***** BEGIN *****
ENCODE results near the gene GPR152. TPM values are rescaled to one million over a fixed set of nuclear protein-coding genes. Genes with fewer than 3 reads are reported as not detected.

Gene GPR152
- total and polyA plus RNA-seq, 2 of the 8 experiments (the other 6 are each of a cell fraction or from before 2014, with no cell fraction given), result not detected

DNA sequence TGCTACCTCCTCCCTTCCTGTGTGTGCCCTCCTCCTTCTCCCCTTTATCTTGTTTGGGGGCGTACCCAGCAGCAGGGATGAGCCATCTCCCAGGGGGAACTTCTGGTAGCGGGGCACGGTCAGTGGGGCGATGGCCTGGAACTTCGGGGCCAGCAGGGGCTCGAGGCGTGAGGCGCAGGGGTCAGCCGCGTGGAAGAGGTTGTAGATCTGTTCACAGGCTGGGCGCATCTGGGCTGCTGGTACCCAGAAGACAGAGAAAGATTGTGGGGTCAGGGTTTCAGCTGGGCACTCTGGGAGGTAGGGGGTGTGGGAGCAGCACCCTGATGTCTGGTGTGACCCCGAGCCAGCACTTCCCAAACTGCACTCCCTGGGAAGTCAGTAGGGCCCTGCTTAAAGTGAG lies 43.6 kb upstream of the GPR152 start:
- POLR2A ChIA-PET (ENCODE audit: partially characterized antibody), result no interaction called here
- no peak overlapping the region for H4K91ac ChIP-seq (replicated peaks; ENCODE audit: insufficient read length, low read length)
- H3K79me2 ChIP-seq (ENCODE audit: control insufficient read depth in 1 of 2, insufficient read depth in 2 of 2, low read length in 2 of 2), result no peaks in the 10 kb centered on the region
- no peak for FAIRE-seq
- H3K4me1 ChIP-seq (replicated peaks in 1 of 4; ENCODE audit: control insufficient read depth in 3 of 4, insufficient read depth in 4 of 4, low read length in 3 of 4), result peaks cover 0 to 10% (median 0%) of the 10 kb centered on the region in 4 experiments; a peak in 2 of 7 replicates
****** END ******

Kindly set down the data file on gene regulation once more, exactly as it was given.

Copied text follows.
ENCODE results near the gene GPR152. TPM values are rescaled to one million over a fixed set of nuclear protein-coding genes. Genes with fewer than 3 reads are reported as not detected.

Gene GPR152
- total and polyA plus RNA-seq, 2 of the 8 experiments (the other 6 are each of a cell fraction or from before 2014, with no cell fraction given), result not detected

DNA sequence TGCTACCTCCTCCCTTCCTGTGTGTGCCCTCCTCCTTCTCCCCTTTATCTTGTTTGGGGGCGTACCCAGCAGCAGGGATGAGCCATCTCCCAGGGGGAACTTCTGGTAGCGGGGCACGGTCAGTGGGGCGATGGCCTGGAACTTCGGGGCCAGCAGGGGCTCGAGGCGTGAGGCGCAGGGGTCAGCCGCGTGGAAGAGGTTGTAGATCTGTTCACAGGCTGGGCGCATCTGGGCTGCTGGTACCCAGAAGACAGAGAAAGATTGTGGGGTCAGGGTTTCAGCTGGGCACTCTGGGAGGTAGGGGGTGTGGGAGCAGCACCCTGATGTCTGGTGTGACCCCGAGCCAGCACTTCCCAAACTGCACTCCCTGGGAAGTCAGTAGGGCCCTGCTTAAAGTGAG lies 43.6 kb upstream of the GPR152 start:
- POLR2A ChIA-PET (ENCODE audit: partially characterized antibody), result no interaction called here
- no peak overlapping the region for H4K91ac ChIP-seq (replicated peaks; ENCODE audit: insufficient read length, low read length)
- H3K79me2 ChIP-seq (ENCODE audit: control insufficient read depth in 1 of 2, insufficient read depth in 2 of 2, low read length in 2 of 2), result no peaks in the 10 kb centered on the region
- no peak for FAIRE-seq
- H3K4me1 ChIP-seq (replicated peaks in 1 of 4; ENCODE audit: control insufficient read depth in 3 of 4, insufficient read depth in 4 of 4, low read length in 3 of 4), result peaks cover 0 to 10% (median 0%) of the 10 kb centered on the region in 4 experiments; a peak in 2 of 7 replicates